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Archbishop Listecki

Most Reverend Jerome E. Listecki
Archbishop of Milwaukee


On Sunday, Orestes "Minnie" Miñoso died at the age of 92*. I know that many will be unfamiliar with Minnie Minoso. However, for me, he was an iconic figure who played baseball for the Chicago White Sox. How important was Minnie to me? Well, I have desired to be a priest for as long as I can remember. Some family members will say that I expressed that intention at the age of three. The most important event in my life was my first holy Communion. What do you think I wanted for a gift for my first holy Communion – a bible, a rosary or perhaps even a cross? No. My one request was an autographed baseball signed by my favorite White Sox player, Minnie Minoso. My Uncle Syl happened to be a Chicago police officer and his friend was assigned to the dugout at Comiskey Park. On the day of my first holy Communion, I received my autographed baseball. It made the day even more special for me.

As a ballplayer, Minnie was special; he played the game with a joy that kept him forever young. His passion for the game kept him interested and involved years after the best of his physical ability left him. Although that was a good number of years, Minnie was the only ballplayer to play in five decades of the sport. It would have been six decades but Sox management refused to activate him towards the end of a dismal season. Management said they were worried about Minnie being looked upon as a sideshow. But, I knew they were embarrassed because Minnie, at age 60, could out-hit and out-hustle much of the current club.

In Chicago, kids played one sport: baseball. You played hardball in little league at the Park and, in the prairies and sandlots, you played 16-inch softball. Ask Mr. Patrick Murphy about the 16-inch softball game he holds for charity every year here in Milwaukee. It’s unique to Chicago and sometimes referred to as Windy City Ball. Baseball was not just one of many sports: baseball was THE sport.

Minnie destroyed the racial barrier. He was the first player of color to become a Chicago White Sox. In an era of strong segregation, Minnie was admired and esteemed by many. Here I was, a white kid from the south side of Chicago and a devoted Minnie Minoso fan. My parents and family couldn’t have been more supportive. That is, with the exception of the Cubs fans.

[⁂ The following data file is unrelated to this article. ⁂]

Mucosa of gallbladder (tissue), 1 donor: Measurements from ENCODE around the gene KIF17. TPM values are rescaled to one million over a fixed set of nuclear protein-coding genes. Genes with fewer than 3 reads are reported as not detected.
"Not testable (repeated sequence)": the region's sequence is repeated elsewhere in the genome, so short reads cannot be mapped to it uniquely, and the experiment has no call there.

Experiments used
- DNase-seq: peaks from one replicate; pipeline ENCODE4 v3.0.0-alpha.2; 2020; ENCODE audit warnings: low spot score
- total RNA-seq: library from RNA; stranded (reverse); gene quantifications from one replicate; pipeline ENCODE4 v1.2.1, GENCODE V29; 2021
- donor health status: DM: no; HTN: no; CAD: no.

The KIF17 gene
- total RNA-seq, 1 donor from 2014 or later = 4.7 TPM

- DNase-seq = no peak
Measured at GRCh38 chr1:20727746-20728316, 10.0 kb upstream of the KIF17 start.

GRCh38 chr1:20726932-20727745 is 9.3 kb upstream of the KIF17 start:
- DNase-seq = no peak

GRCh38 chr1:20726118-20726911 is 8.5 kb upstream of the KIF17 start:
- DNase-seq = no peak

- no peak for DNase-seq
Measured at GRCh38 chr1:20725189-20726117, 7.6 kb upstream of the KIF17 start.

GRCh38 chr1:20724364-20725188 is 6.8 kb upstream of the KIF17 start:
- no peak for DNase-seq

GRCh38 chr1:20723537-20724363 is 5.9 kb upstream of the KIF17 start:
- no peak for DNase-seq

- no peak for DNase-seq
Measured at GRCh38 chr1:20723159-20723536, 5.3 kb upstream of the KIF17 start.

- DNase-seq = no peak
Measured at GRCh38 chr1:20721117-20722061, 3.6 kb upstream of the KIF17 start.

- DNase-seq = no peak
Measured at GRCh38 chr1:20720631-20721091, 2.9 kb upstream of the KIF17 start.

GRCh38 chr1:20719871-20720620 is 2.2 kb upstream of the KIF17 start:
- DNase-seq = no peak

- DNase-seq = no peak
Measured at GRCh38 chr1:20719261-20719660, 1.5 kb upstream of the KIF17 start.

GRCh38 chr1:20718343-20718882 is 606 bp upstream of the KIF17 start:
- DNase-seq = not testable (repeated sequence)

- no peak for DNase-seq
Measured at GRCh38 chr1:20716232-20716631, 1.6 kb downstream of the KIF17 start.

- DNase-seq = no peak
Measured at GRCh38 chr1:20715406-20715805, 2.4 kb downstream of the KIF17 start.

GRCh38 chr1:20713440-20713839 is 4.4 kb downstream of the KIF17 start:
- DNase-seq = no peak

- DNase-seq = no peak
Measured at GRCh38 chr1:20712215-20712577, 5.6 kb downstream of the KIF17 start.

I was fortunate early on here in Milwaukee to share with a kindred spirit my love of the early White Sox players with Mr. Jim Haines, the father of Rev. Jeff Haines. He followed the White Sox in his early years and even had a particular affection for Chico Carrasquel, a famous Chicago shortstop, who replaced the great Luke Appling. Mr. Haines even had a nickname “Chico.” Hearing of my affection for the great Minnie Minoso, Mr. and Mrs. Haines gave me a Christmas gift of a pennant of the New York Cubans, Minnie’s team, before the sport dropped the color barrier. I also received from the Haines’ a tribute plaque to Minnie and this year, I received a picture of the number 9 and Minnie Minoso fielding a baseball.

In 2005, when the White Sox not only won the American League pennant but also the World Series, during any of the games you could find the great Minnie Minoso not in the VIP box or special reserved seats, but in the right field grandstand. Sharing the joy of the sport with the fans that he loved and the fans who loved him, they were brought together by the game they loved.

Goodbye, Minnie. Thank you for bringing so much joy to my early years and giving me the great example to play the game with your whole heart, soul and mind. In the end, it’s all about love. As Jesus commands, LOVE ONE ANOTHER.

*Minoso's birthdate is widely-reported as November 29, 1925. However, a epynomous website, lists his birthdate as November 29, 1922.

Note: This blog originally appeared as the March 3, 2015 "Love One Another" email sent to Catholics throughout the Archdiocese of Milwaukee by Archbishop Jerome E. Listecki. If you are interested in signing up for these email messages, please click here.

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